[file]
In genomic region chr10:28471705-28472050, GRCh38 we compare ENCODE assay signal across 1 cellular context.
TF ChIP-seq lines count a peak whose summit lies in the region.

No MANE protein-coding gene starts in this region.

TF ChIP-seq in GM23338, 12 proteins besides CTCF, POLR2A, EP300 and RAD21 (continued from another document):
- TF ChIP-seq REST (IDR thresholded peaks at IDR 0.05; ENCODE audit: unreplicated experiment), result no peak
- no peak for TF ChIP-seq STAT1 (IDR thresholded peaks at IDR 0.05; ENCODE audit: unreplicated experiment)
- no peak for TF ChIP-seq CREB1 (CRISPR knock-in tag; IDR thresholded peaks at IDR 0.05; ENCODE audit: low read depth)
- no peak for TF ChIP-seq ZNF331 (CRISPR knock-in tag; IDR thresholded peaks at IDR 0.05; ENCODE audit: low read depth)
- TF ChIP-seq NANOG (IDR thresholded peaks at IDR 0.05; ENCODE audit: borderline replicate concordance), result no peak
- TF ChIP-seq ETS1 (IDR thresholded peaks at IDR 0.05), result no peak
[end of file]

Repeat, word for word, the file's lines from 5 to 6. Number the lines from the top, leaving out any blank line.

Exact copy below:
- TF ChIP-seq REST (IDR thresholded peaks at IDR 0.05; ENCODE audit: unreplicated experiment), result no peak
- no peak for TF ChIP-seq STAT1 (IDR thresholded peaks at IDR 0.05; ENCODE audit: unreplicated experiment)